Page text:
English
 
User Manual Privacy Policy Disclaimer Contact us
  Advanced SearchBrowse

Item

ITEM ACTIONSEXPORT

Released

Journal Article

A model-based projection of historical state of a coastal ecosystem: Relevance of phytoplankton stoichiometry

MPS-Authors
There are no MPG-Authors available
Locator
There are no locators available
Fulltext (public)
There are no public fulltexts available
Supplementary Material (public)
There is no public supplementary material available
Citation

Kerimoglu, O., Große, F., Kreus, M., Lenhart, H.-J., & van Beusekom, J. (2018). A model-based projection of historical state of a coastal ecosystem: Relevance of phytoplankton stoichiometry. Science of the Total Environment, 639, 1311-1323. doi:10.1016/j.scitotenv.2018.05.215.


Cite as: http://hdl.handle.net/21.11116/0000-0001-6F3D-0
Abstract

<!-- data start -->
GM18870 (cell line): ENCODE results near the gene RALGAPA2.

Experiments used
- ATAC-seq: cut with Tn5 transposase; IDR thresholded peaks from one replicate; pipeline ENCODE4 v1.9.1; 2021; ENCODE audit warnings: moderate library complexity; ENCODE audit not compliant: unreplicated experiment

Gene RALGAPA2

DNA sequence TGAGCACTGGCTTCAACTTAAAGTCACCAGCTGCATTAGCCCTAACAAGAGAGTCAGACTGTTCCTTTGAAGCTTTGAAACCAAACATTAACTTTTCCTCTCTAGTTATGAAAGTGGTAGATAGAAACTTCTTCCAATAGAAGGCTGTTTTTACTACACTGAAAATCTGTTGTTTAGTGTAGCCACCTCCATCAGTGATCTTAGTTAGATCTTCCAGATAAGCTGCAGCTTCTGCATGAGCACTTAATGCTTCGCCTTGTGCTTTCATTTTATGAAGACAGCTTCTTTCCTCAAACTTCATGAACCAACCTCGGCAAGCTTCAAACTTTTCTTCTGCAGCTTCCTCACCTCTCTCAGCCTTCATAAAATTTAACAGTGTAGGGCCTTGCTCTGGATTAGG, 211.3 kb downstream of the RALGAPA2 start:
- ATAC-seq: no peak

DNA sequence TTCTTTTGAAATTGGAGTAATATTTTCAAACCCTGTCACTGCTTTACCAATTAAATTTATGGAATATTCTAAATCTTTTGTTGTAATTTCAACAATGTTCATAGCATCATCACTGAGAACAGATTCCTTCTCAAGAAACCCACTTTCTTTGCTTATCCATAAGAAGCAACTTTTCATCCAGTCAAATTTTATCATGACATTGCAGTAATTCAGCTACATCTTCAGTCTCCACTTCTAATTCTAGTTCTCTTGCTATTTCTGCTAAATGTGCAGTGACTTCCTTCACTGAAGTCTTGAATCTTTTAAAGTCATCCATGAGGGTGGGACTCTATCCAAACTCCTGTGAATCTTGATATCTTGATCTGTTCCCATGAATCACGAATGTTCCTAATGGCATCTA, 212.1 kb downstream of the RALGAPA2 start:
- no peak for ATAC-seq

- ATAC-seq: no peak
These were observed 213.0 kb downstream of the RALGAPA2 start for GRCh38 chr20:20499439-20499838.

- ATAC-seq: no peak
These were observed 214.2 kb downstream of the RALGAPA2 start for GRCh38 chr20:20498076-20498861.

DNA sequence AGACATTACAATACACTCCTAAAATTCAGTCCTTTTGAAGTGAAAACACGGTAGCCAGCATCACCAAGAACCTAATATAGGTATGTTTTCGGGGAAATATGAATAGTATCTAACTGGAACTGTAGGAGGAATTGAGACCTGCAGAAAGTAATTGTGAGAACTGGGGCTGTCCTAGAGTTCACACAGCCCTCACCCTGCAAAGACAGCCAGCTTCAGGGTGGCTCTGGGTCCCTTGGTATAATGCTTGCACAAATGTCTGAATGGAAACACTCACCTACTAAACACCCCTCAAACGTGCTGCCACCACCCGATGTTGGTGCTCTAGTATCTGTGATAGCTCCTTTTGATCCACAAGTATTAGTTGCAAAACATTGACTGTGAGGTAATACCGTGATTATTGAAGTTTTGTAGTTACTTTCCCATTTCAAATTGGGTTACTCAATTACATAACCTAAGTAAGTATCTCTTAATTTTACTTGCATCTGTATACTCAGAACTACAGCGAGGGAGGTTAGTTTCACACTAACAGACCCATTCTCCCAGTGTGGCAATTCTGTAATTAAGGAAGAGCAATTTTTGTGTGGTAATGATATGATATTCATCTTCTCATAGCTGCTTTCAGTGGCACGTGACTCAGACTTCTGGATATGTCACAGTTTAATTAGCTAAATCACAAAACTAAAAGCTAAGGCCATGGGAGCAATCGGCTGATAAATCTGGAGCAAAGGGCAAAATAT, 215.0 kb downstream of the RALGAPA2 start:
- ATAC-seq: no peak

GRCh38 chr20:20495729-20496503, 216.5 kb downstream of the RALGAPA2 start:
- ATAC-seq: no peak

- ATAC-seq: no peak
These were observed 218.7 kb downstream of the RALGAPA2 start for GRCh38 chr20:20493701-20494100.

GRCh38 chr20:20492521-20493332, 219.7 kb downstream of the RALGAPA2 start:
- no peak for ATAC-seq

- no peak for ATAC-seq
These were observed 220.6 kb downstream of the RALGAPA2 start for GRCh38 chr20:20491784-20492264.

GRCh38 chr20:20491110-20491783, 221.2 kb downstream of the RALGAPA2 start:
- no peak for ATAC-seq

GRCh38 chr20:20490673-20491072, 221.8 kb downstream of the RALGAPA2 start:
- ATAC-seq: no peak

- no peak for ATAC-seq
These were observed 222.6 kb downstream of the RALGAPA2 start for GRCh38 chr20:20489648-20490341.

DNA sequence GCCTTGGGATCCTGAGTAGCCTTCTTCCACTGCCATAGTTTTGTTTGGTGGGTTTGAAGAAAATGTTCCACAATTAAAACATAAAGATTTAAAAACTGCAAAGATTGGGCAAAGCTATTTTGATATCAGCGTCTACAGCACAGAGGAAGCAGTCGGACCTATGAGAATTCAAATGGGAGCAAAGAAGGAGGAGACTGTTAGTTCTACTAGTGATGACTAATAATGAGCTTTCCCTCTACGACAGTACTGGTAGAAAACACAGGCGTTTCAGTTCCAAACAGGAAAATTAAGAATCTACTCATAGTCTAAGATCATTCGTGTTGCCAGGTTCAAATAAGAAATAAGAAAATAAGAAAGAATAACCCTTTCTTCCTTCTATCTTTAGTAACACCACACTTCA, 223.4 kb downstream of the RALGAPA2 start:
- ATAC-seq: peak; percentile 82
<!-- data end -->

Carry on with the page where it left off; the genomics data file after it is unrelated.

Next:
We employed a coupled physical-biogeochemical modelling framework for the reconstruction of the historic (H), pre-industrial state of a coastal system, the German Bight (southeastern North Sea), and we investigated its differences with the recent, control (C) state of the system. According to our findings: i) average winter concentrations of dissolved inorganic nitrogen and phosphorus (DIN and DIP) concentrations at the surface are ∼70–90 and ∼50–70 lower in the H state than in the C state within the nearshore waters, and differences gradually diminish towards off-shore waters; ii) differences in average growing season chlorophyll a (Chl) concentrations at the surface between the two states are mostly less than 50; iii) in the off-shore areas, Chl concentrations in the deeper layers are affected less than in the surface layers; iv) reductions in phytoplankton carbon (C) biomass under the H state are weaker than those in Chl, due to the generally lower Chl:C ratios; v) in some areas the differences in growth rates between the two states are negligible, due to the compensation by lower light limitation under the H state, which in turn explains the lower Chl:C ratios; vi) zooplankton biomass, and hence the grazing pressure on phytoplankton is lower under the H state. This trophic decoupling is caused by the low nutritional quality (i.e., low N:C and P:C) of phytoplankton. These results call for increased attention to the relevance of the acclimation capacity and stoichiometric flexibility of phytoplankton for the prediction of their response to environmental change. © 2018